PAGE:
Most 16-year-olds are just starting to acquire some decent work experience to put down on their resumes. Few can say that they are the director of a national organization, without outright lying, of course. But Trey Wheeler can.
When Wheeler was in elementary school, he was the infamous “new student” in the sea of stereotypical classroom labels. His peers would bully and harass him, often calling him names and taunting him. Which is when Wheeler decided to take a stand.
In seventh grade, he created a Facebook page to promote anti-bullying called “Bullying Prevention.” Though it started small, today it has more than 700 likes, and Wheeler hopes that number will continue to rise.
“Our main goal is to promote acceptance of individuals and a sense of belonging through our web sources,” says Wheeler. “We look to empower people through our information.”
The Bullying Prevention Team Twitter page currently has more than 200 followers, and Wheeler is working to get a website up and running to support the team’s efforts. He recently employed a staff of coordinators to help assist him in his anti-bullying campaigns.
Most recently, Tyler McKeever joined staff! He is now the National Coordinator for Minnesota. Wheeler also has coordinators working in Nashville and Liverpool, New York. So, what do the coordinators do? “We’re trying to create a support group. We want to create a community to get more people involved and let them know that bullying is an epidemic that we want to bring down.”
He explains that he wants to reach as many people as possible through his efforts, which is why he hopes to hire a coordinator from every state by the end of the year. “It’s going to take a little more effort and the extra yard,” he says.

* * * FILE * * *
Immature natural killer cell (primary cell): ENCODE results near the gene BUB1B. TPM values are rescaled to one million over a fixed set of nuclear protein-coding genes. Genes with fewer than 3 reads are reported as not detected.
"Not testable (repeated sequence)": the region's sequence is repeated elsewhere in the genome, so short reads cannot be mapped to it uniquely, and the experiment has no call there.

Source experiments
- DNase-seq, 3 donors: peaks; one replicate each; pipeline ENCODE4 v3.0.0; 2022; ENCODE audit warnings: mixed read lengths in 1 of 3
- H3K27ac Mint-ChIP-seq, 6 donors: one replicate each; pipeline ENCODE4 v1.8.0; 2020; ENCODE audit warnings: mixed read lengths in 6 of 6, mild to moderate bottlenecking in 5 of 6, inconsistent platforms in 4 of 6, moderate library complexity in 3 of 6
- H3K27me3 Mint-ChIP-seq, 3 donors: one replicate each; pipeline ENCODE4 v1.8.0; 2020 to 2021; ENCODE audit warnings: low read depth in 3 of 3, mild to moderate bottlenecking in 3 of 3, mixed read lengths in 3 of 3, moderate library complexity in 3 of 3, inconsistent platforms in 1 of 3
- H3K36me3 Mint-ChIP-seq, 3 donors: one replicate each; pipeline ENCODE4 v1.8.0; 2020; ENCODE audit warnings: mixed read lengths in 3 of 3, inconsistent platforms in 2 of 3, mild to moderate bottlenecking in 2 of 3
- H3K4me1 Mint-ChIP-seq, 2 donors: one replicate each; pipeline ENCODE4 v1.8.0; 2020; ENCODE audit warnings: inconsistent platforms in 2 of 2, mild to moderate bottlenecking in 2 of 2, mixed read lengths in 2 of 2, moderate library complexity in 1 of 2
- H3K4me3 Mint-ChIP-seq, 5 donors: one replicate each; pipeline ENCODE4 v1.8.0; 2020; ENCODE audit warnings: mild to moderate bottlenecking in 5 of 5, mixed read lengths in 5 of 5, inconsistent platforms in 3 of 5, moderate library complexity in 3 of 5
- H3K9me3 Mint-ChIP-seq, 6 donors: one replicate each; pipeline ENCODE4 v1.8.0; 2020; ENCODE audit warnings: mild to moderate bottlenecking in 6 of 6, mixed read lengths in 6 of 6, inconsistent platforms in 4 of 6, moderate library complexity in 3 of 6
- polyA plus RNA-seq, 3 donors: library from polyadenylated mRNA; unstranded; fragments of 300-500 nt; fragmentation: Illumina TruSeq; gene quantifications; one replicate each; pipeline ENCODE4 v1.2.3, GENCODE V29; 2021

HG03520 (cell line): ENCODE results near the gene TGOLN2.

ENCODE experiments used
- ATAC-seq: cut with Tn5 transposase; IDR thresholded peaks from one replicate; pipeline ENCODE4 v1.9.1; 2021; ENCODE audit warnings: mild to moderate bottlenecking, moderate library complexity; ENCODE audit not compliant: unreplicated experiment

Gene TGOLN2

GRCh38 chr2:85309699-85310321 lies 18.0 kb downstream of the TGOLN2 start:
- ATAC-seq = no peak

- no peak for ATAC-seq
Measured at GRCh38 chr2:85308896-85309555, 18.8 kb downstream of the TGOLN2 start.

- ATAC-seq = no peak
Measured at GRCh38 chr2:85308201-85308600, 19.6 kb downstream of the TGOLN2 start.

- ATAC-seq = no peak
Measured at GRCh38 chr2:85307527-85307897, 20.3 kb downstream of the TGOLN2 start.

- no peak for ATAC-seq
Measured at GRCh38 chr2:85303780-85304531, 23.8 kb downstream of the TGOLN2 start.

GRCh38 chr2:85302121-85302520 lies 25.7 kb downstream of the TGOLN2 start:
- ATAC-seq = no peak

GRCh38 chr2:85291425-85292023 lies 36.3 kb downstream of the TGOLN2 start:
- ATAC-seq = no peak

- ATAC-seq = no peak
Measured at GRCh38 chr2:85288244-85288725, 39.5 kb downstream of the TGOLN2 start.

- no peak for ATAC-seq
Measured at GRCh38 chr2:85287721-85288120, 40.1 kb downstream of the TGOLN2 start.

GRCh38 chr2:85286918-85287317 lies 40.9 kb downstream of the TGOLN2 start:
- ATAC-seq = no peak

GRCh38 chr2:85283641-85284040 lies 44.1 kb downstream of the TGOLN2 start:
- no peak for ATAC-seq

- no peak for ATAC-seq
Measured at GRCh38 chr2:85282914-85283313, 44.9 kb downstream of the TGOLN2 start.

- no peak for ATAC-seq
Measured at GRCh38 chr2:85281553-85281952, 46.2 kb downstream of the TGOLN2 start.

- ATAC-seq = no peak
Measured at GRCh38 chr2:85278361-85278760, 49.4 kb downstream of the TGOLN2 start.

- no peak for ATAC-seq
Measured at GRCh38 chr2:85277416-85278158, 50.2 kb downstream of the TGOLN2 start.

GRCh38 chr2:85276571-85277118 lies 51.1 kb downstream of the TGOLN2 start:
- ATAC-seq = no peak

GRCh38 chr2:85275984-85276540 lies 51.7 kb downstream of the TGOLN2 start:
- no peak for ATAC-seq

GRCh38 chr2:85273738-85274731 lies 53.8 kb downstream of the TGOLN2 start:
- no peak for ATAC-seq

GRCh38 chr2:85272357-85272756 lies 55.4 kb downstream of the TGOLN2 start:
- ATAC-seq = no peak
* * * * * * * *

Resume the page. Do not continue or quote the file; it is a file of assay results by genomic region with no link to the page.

In the next few weeks, Wheeler will be speaking at St. Gerard’s Catholic School in Lima, Ohio. He says he hopes to continue to empower people and fight back against bullying by giving motivational speeches around the country.
But he’s not sure how long teens will continue to listen to him and his staff. “We don’t know how long we can keep this up,” he says. “Most kids are not going to listen to an adult.”
Social media expert Mandi Sonnenberg, professor and educational technologist at Rockhurst University, seems to think age isn’t necessarily an issue, though, when it comes to spreading support and awareness in the anti-bullying community. “I think you have to be close to the issue,” she says. Sonnenberg encourages anti-bullying advocates of all ages to seek out support from teachers, because teachers are the ones who can directly share anti-bullying messages with the victims, their students.
So, where does Wheeler hope to take his efforts in the future? Well, he was recently elected to be the Communications Director at Project Anti-Bully, a national nonprofit organization for anti-bullying that boasts more than 3,000 followers on Twitter, so I’d say he’s continuing to make advancements in his efforts!
He hopes to soon provide some training materials and resources for bullying victims, and he even wants to work on providing counseling in the future. “That’s where we want to be in the next couple of years, but first we need our college degrees,” he says.
You’re truly inspiring, Trey. If you reach even one person, you’ve made an enormous difference. Just keep at it!